Summary: The popular HBO series Westworld has a new voice first companion drama on the Amazon Alexa platform. Westworld:The Maze employs the technique of “memory test” to drive the interactive experience forward. The memory test is an interesting twist on the traditional choice-driven branching narrative.
HBO has partnered with the advertising/media agency 360i to create a Westworld-themed voice first drama. Newly launched on Amazon Alexa, the interactive audio drama aims to build brand awareness for the HBO series and engage loyal Westworld fans.
Angela Watercutter of Wired provides an intriguing behind-the-scenes look at the Westworld: The Maze voice skill. She visited the offices of 360i and at one point came face-to-face with the 250-page script that drives The Maze’s many narrative paths.
Westworld: The Maze bears the hallmarks of a category of voice first fiction that I’ll call “high-production quality interactive audio drama.” Those hallmarks include:
The recently released Jurassic World: Revealed skill, that I wrote about last week, falls into this same category of voice first fiction.
Interestingly, Westworld: The Maze offers a very different experience. The difference lies in the fact that creators of The Maze have chosen to make the drama into more of a game, or test, than a classic choose your own adventure.
The drama consists of three levels. To get past each level, a player has to correctly answer questions asked by various characters. Answering these questions is impossible, unless you’ve played the game several times and taken notes about names, places, and occurrences.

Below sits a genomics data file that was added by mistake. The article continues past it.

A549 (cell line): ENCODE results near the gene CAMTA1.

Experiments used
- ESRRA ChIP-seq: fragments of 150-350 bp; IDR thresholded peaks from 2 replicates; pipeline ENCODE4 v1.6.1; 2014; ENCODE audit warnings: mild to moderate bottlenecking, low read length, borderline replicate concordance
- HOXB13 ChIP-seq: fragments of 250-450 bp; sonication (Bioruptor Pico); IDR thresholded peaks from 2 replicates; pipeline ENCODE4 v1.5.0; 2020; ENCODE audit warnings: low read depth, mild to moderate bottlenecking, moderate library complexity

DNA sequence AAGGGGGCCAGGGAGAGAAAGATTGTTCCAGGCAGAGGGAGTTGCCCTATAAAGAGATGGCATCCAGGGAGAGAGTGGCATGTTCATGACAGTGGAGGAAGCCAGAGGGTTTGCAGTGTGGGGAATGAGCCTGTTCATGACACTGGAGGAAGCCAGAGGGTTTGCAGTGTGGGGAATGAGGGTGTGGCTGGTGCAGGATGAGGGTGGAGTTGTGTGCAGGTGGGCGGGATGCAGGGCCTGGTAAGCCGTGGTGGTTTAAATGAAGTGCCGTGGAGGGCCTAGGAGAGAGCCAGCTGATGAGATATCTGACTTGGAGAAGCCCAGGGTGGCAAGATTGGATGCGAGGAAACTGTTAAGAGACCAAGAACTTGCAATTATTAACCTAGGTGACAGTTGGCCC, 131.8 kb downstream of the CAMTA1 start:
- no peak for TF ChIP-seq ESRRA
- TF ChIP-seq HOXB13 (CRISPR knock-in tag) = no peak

As your character is immersed in any particular scene, you’re forced to pay careful attention to what’s being said. Writing down what you’ve heard is important, so you have the answers handy whenever the question pops up. Novice players end up dead after a brief interaction. They’re reincarnated immediately and dropped back into Westworld to start all over again, but typically in a brand new scene.
I haven’t memorized my way out of the second level of The Maze yet. I have to say that the challenge is both intriguing and somewhat frustrating. But this mental act of unraveling a complex mystery very much mirrors the narrative style of the actual Westworld series.
The use of a “memory test” as the key driver of this interactive drama is innovative. I can imagine that many listener / players will enjoy the challenge of finally breaking out of one level and getting to the next. Personally, I find this sort of challenge more compelling than a standard choice-based branching narrative.
Since the memory-test technique mirrors the challenging narrative twists of the Westworld series, fans of the series should enjoy the voice first experience. We’ll keep an eye on user reactions to the skill to see if this style of interactive drama “game / test” resonates.